misalignment between the actuator and the load it is pushing.

SPECIAL HYDRAULIC CYLINDER

Telescopic cylinder

The length of a hydraulic cylinder is the total of the stroke, the thickness of the
piston, the thickness of bottom and head and the length of the connections. Often
this length does not fit in the machine. In that case the piston rod is also used as a
piston barrel and a second piston rod is used. These kind of cylinders are called
telescopic cylinders. If we call a normal rod cylinder single stage, telescopic
cylinders are multi-stage units of two, three, four, five and even six stages. In general
telescopic cylinders are much more expensive than normal cylinders. Most
telescopic cylinders are single acting (push). Double acting telescopic cylinders must
be specially designed and manufactured.

Plunger cylinder

Plunger cylinder

A hydraulic cylinder without a piston or with a piston without seals is called a


plunger cylinder. A plunger cylinder can only be used as a pushing cylinder; the
maximum force is piston rod area multiplied by pressure. This means that a piston
cylinder in general has a relatively thick piston rod.

Differential cylinder

A differential cylinder acts like a normal cylinder when pulling. If the cylinder
however has to push, the oil from the piston rod side of the cylinder is not returned
to the reservoir, but goes to the bottom side of the cylinder.

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In such a way, the cylinder goes much faster, but the maximum force the
cylinder can give is like a plunger cylinder. A differential cylinder can be
manufactured like a normal cylinder, and only a special control is added.

SELECTION OF HYDRULIC CYLINDER

While selecting a hydraulic cylinder the following design information are required

1. Types of cylinder
2. Cylinder stoke requirement

3. Thrust stroke requirement

4. Construction

5. Cylinder control and special seal requirements

6. Counter balance of loads

HYDRAULIC PUMP
Hydraulic pumps are used in hydraulic drive systems and can be hydrostatic or
hydrodynamic. Hydrostatic pumps are positive displacement pumps while
hydrodynamic pumps can be fixed displacement pumps, in which the displacement
(flow through the pump per rotation of the pump) cannot be adjusted or variable
displacement pumps, which have a more complicated construction that allows the
displacement to be adjusted.

HYDRAULIC PUMP TYPE &WORKING PRINCIPLES

1. Gear pumps

2. Gerotor pumps

3. Rotary vane pumps


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4. Screw pump

5. Piston pump

6. Axial pump with swash plate

HYDRAULIC PUMP WORKING PRINCIPLES

1.Gear pumps

Gear pumps (with external teeth) (fixed displacement) are simple and economical
pumps. The swept volume or displacement of gear pumps for hydraulics will be
between about 1 cm3 (0.001 litre) and 200 cm3 (0.2 litre). These pumps create
pressure through the meshing of the gear teeth, which forces fluid around the gears
to pressurize the outlet side. Some gear pumps can be quite noisy, compared to other
types, but modern gear pumps are highly reliable and much quieter than older
models.

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2. Gerotor pumps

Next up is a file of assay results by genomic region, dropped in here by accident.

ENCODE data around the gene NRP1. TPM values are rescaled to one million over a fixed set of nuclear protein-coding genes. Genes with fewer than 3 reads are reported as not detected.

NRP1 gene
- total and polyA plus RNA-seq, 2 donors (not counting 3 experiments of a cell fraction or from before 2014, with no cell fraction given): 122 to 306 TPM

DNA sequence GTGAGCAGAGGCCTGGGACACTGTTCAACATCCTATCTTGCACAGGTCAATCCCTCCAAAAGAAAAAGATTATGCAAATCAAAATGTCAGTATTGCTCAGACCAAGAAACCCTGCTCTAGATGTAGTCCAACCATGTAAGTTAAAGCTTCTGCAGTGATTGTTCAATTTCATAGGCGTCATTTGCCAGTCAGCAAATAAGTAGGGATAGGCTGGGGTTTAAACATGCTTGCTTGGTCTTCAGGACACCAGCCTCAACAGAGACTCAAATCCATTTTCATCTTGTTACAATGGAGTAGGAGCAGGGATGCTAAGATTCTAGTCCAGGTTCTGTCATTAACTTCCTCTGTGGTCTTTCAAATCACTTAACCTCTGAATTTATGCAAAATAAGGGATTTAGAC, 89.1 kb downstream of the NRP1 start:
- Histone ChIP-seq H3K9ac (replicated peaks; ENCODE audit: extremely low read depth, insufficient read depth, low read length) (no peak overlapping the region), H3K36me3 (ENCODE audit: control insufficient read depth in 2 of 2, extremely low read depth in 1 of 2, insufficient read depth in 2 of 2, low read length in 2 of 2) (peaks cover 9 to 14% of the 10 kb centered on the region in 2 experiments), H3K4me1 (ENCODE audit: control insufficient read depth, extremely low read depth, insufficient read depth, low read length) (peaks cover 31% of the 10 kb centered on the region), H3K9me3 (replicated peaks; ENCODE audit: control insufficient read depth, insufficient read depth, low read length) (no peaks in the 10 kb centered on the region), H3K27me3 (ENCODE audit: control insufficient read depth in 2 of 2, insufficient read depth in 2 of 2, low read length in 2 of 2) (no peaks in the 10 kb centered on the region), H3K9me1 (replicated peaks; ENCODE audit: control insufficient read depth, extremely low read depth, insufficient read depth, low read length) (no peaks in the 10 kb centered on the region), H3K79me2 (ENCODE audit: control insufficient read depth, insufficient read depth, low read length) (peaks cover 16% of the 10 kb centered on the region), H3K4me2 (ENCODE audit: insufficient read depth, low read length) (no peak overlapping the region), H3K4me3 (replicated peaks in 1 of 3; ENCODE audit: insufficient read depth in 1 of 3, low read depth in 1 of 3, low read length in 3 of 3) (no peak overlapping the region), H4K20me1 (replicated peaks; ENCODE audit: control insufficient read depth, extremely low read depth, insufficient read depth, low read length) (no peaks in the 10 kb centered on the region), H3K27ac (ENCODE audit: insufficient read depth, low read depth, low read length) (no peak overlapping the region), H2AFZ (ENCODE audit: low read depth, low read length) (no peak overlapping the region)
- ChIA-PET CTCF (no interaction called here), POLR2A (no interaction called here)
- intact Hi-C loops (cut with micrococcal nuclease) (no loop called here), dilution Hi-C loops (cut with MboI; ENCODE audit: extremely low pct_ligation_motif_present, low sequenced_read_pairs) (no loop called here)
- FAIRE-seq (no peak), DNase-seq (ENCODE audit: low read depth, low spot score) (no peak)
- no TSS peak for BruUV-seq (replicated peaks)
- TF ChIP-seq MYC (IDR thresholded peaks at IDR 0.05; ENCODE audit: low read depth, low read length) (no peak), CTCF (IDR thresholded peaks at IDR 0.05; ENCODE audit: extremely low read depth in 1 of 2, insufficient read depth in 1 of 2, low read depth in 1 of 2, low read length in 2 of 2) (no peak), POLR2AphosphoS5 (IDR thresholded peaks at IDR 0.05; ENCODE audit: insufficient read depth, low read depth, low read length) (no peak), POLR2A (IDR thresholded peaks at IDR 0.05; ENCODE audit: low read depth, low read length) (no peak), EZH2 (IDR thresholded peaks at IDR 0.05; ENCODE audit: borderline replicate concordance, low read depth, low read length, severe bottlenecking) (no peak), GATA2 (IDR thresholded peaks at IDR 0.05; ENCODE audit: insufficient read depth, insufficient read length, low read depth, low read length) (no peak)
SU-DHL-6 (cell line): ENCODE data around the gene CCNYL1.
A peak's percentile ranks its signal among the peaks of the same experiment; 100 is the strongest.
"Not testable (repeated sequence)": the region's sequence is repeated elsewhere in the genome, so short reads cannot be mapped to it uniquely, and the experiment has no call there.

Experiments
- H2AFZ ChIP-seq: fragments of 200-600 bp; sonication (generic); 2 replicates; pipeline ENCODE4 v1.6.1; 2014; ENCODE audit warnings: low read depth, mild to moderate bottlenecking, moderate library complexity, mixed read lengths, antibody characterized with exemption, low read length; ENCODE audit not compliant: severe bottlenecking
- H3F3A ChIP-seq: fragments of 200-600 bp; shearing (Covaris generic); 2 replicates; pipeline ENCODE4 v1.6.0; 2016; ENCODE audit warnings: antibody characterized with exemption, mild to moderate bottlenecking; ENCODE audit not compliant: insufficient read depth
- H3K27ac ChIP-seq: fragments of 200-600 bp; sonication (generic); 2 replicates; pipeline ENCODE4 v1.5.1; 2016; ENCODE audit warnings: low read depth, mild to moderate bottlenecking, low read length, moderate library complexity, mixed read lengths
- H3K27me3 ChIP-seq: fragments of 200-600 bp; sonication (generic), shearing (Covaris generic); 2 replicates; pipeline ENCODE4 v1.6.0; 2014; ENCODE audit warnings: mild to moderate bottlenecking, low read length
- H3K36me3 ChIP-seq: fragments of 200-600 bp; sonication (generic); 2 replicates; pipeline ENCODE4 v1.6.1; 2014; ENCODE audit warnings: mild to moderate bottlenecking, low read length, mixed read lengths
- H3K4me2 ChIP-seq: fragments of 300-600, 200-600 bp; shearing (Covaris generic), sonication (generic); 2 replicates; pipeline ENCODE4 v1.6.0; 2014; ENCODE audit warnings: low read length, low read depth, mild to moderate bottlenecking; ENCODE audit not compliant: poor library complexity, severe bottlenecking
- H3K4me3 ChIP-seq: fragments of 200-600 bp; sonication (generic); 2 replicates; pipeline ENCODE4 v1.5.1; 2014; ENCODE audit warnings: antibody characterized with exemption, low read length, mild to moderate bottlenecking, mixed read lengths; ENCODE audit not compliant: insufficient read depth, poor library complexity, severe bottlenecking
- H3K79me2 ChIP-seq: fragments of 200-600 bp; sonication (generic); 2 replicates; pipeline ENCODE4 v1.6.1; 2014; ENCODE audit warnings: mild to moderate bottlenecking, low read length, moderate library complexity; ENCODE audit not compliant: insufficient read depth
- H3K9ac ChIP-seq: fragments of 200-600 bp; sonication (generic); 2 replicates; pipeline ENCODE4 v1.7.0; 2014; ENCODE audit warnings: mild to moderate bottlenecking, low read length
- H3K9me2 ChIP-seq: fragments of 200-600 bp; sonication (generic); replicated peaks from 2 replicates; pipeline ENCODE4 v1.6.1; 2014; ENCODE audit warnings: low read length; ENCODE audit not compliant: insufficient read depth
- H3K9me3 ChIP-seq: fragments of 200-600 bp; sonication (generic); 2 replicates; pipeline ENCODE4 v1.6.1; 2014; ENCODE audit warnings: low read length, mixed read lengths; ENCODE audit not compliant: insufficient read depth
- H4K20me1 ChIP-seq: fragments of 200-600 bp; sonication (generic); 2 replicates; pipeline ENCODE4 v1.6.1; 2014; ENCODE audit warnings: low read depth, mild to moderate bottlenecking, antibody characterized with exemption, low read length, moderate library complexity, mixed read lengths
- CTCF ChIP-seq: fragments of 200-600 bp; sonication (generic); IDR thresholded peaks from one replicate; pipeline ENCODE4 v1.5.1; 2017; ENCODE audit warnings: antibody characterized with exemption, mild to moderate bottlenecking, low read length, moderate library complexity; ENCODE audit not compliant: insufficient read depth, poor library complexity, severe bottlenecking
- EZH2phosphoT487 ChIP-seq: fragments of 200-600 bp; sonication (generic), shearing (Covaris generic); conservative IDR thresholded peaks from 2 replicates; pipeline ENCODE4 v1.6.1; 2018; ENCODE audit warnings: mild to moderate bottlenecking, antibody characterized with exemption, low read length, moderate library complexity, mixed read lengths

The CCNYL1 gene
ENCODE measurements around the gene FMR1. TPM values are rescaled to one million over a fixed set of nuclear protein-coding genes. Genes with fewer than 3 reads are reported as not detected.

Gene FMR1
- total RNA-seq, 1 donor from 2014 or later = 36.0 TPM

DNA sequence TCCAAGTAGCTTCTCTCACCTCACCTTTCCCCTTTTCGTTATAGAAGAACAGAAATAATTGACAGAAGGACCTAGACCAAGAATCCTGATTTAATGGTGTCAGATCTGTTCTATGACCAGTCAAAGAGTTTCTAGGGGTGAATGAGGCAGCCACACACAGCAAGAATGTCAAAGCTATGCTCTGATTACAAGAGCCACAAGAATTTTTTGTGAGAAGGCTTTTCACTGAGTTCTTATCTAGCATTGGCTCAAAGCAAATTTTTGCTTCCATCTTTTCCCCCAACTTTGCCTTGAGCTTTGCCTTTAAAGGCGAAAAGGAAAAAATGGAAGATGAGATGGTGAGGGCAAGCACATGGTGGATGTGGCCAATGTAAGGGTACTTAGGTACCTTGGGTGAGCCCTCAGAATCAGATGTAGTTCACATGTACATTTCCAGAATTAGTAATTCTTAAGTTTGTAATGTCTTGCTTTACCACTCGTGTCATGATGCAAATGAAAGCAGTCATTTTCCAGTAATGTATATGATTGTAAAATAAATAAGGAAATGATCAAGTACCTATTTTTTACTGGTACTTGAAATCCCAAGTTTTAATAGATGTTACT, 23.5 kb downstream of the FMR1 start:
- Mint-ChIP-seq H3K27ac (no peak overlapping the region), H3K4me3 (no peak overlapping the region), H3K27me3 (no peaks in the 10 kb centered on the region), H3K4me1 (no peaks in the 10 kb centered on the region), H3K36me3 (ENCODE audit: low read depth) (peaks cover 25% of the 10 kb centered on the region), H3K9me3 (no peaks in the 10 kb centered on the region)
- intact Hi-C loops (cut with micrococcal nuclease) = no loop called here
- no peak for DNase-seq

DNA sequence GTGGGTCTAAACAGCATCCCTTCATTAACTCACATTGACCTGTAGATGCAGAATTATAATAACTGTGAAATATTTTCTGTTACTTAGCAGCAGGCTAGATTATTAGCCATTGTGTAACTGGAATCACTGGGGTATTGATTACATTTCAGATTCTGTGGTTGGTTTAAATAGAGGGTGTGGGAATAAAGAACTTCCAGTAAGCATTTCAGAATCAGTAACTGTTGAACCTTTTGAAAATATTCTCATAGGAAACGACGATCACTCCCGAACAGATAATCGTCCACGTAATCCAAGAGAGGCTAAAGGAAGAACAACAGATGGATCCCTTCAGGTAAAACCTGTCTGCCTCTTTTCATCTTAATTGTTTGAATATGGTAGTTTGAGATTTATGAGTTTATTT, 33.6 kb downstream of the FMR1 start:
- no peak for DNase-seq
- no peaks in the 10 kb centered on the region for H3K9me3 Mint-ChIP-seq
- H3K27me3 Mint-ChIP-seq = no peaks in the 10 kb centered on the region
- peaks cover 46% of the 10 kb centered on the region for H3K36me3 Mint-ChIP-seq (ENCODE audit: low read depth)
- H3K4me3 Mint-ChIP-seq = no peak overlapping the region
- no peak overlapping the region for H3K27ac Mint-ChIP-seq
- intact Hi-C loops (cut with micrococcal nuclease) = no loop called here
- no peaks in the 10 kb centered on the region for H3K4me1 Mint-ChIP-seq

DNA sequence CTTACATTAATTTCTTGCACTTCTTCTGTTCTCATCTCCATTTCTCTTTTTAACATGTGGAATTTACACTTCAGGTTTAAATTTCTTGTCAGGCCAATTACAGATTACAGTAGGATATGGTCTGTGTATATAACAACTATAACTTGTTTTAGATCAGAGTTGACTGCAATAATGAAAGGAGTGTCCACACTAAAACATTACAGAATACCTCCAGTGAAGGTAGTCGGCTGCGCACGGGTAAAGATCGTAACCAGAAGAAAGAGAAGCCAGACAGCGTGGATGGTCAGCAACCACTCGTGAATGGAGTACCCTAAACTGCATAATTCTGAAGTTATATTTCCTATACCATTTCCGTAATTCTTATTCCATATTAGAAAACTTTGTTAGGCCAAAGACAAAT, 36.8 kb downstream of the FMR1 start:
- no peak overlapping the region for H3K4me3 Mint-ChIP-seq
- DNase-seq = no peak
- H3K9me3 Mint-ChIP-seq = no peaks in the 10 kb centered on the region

Gerotor pumps (fixed displacement) are a variation of gear pumps, having internal
teeth of optimized design. The efficiency and noise level are very good for such a
medium pressure pump.

3.Screw pumps

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Screw pumps (fixed displacement) are a double Archimedes spiral, but closed. This
means that two screws are used in one body. The pumps are used for high flows and
relatively low pressure (max 100 bar). They were used on board ships where the
constant pressure hydraulic system was going through the whole ship, especially for
the control of ball valves, but also for the steering gear and help drive systems. The
advantage of the screw pumps is the low sound level of these pumps; the efficiency
is not that high.

4. Vane Pumps

 The leakage in a gear pump through the small gaps between the teeth and also
between teeth and pump housing is reduced in the vane pump. The vane
pumps reduces this leakage by using spring loaded vanes.

The following are important types of vane pumps.

1. Unbalanced Vane pump

 The rotor contains radial slots. The rotor is splined to the drive shaft and
rotates inside a cam ring. Vanes are fit and sliding in the slots of the rotor and
they are carried around by the rotor.
 These vanes are kept in continuous contact with the cam surface by centrifugal
force (or) by springs. The rotor is offset within the pump housing i.e. There is
an eccentricity between the centre of rotor and centre of cam rings.

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 If the eccentricity is zero, there is no flow. During one-half revolution of the
rotor, the volume increases between the rotor and cam ring.
 The resulting volume expansion causes a reduction of pressure i.e., vacuum.
This vacuum causes the fluid to flow through the inlet port.
 When the rotor rotates, through second half revolution, the cam ring surface
pushes the vanes back into their slots and the trapped volume is reduced.
 This positively ejects the trapped liquid through the outlet port.

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A balanced vane pump has two lobes on the cam surface on opposite sides of the
shaft. The cam surface, instead of being circular, is roughly elliptical, so that each
vane makes two strokes on each revolution of the shaft.

 This pump has two intake parts and two outlet ports diametrically opposite to
each other. Thus, the pressure ports are opposite to each other and a complete
hydraulic balance is achieved. Since the cam ring is an elliptical one, it forms
two separate pumping chambers on opposite sides of the rotor. So the side